How (And Why) Cold Weather Affects Your Knees
Categories: General Orthopedics
On Long Island, we’re still battling through the bitter cold of winter. As most of us know, this is a season that can burden us with significant orthopedic challenges. As a Long Island orthopedist, we treat several injuries caused during winter. Between ice, snow, shoveling and car accidents, winter is a time for everyone to exercise caution to avoid injury.
Many of our patients with knee injuries realize that during winter, their knee pain seems to change with the weather. Orthopedic injuries shifting with the season is not as unique as you may believe. Incidentally, knee injuries (and sometimes strain injuries) are particularly susceptible to changes as the weather stays cold.
Below, we’ve gathered information regarding the effects of cold weather on knee injuries. You’ll find out what causes these changes, the knee injuries at risk and strategies for pain relief. Keep reading for more information!
1. What Causes It?
When it comes to cold weather knee pain, there are several factors that contribute to the changes.
1. Barometric Pressure: This is the primary factor that leads to winter knee pain. Essentially, barometric pressure describes the very weight of the air surrounding us. Right before cold weather arrives, the air’s barometric pressure plummets. Consequently, the fluids and gases within your knee’s joints begin to expand. This leads to an unpleasant feeling of pressure on your nerves, which is what causes the pain.
2. Cold & Humidity: When lower temperatures and higher humidity combine, it can induce significant pain in your knee. The combination of these two factors influence the cellular structures of bone and cartilage. As a result, it can cause a feeling of expansion and contraction, which creates unpleasant pressure.
3. Nerve Sensitivity: Many orthopedic patients with knee injuries experience symptoms like inflammation, adhesions or scarring. With any of these, they usually have sensitivity within their nerves. The nerves in knee joints become increasingly sensitive when it’s cold outside, and the lower temperatures can agitate that sensitivity.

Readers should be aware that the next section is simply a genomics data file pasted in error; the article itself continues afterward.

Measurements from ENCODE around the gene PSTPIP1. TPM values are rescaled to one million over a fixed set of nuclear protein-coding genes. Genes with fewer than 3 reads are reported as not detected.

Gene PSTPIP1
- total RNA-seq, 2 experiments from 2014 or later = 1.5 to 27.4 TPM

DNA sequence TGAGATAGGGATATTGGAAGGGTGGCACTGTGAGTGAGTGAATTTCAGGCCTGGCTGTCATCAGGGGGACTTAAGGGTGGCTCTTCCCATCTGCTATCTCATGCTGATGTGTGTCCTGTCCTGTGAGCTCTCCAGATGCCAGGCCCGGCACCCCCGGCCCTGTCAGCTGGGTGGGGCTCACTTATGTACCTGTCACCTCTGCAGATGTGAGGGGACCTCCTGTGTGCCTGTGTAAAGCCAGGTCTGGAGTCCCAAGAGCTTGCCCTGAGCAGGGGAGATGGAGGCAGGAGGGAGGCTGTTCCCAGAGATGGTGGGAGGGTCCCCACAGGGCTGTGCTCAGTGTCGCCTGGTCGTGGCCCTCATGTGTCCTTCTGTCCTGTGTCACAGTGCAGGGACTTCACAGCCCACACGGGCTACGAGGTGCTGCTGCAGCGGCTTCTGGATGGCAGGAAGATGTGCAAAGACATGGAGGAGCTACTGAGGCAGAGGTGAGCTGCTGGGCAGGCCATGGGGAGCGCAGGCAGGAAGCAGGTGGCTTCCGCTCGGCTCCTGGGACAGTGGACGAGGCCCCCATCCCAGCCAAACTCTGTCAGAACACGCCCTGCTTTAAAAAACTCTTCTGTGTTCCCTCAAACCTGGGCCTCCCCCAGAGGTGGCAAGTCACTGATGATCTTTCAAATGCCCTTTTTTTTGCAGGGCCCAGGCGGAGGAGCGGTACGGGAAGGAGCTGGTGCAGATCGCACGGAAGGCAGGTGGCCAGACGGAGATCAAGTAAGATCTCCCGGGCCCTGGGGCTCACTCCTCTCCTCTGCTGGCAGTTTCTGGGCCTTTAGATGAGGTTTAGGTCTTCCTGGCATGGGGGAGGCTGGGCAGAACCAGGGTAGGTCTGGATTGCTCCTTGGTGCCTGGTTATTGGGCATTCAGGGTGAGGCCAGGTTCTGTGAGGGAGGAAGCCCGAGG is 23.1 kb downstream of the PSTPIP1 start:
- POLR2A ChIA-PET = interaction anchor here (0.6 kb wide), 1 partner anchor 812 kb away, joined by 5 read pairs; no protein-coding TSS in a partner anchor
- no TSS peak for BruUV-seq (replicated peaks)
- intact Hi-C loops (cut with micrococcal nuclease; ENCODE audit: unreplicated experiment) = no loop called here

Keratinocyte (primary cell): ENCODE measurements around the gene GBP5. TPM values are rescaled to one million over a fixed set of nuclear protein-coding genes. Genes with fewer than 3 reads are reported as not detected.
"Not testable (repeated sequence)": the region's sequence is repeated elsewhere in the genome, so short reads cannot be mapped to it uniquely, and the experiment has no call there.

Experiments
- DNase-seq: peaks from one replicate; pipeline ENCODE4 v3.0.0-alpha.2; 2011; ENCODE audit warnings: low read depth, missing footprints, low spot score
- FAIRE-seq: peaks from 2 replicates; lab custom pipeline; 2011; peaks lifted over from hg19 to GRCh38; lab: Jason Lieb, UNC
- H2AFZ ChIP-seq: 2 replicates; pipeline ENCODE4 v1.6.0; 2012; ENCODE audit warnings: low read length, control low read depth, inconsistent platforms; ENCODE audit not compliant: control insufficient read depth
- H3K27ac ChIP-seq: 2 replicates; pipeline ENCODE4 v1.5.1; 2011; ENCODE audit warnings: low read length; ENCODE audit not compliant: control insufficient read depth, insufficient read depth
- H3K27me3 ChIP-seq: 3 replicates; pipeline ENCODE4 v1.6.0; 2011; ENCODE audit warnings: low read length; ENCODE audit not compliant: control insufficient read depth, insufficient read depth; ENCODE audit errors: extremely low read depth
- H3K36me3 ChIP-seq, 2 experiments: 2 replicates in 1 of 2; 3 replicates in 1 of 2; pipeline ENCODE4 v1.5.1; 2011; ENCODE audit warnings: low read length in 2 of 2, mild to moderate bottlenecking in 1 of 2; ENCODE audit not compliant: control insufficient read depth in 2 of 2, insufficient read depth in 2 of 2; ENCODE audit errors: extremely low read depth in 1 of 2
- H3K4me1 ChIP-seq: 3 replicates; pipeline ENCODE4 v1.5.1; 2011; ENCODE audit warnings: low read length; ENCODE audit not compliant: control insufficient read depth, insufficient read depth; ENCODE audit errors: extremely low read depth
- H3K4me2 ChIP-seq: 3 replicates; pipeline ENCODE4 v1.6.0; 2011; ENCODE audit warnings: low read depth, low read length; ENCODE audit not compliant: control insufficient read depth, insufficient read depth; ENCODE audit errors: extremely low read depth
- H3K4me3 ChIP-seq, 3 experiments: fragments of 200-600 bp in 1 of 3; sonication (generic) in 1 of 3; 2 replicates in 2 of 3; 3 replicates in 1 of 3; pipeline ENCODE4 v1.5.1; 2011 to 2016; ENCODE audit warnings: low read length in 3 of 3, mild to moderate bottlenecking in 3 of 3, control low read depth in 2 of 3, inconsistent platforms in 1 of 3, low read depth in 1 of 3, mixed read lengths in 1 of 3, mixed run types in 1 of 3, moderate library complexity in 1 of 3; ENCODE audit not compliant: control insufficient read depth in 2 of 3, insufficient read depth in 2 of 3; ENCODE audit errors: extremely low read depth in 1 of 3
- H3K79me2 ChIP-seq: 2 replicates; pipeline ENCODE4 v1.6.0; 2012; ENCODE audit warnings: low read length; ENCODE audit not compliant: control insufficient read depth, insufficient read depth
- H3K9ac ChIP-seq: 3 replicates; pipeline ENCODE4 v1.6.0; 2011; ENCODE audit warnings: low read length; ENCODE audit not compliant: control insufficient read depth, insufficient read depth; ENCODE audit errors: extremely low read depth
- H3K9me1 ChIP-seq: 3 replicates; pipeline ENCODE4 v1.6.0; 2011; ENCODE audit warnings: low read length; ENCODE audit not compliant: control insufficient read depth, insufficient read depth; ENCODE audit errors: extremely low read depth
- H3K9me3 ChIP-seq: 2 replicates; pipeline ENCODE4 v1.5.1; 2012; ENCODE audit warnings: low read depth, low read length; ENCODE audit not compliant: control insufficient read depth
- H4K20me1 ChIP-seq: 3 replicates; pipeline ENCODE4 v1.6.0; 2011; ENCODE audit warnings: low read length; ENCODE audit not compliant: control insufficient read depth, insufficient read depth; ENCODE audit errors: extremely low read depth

4. Thickening of Joint Fluids: The fluid within our knees serves an important purpose – to essentially absorb shocks and impact. When temperatures drop, the fluid in knees can begin to thicken. As a result, this increase in thickness inhibits the free flow of fluids, which in turn makes the knee’s joint stiffer.
5. Inactivity: Naturally, during the cold and dark winter months, we tend to remain indoors and dormant for longer periods of time. It’s harmful to the health of our joints to remain inactive. For seniors, there are several proven ways to stay active during the winter. The joints within our knees can suffer (and hurt) after periods of laziness.
2. Which Knee Injuries Are Susceptible?
With specific knee injuries, the cold weather is much more likely to inspire pain.
Knee Trauma: If you experienced a knee injury in the past from trauma or impact, then the muscles surrounding your knee were affected. During colder months, the temperature drops and your affected muscles have to work much harder. In warmer weather, they don’t have to exert the same amount of energy and effort to complete the same tasks. Consequently, this can lead to more muscle and tissue damage, which causes increased pain.
Patellar Tendonitis: This injury is commonly referred to as “jumper’s knee.” It’s usually between the kneecap and thigh muscles to the shin bone. The pain is concentrated directly below the kneecap. When jumping or climbing stairs, it causes weakness and stiffness. Cold weather leads to stiffer tendons and reduced circulation, which can make the pain from this injury much worse.
Runner’s Knee: During long periods of running, pressure is put on the knee joints, which leads to this injury. In many cases, some body-taxing jobs can cause runner’s knee. The kneecap impacts the thigh bone, and the result is cartilage damage. In cold weather, the tissues and muscles surrounding the knee get stiff, which leads to aches and pain.
3. Pain Relief
There are some ways for you to reduce your knee pain. You can always try out natural remedies, or do one of the following:
Stay Warm: This is a nice, pleasant and simple way to ease your cold weather knee pain. You can take nice, hot showers and baths, sleep with an electric blanket, and make sure to keep the heat going. If you have to leave your house, try to warm up your car before you have to hit the road. Additionally, you can dress in layers for some extra heat.
Combat Swelling: Essentially, with the vast majority of knee injuries, swelling is the primary cause of pain. Compression bands are an exceptional tool to reduce swelling and improve stability.
If you’re experiencing knee pain of any kind, you should contact Central Orthopedic Group today. Our leading Long Island orthopedists can assess your injury and come up with a treatment strategy to help heal your injury and ease your pain.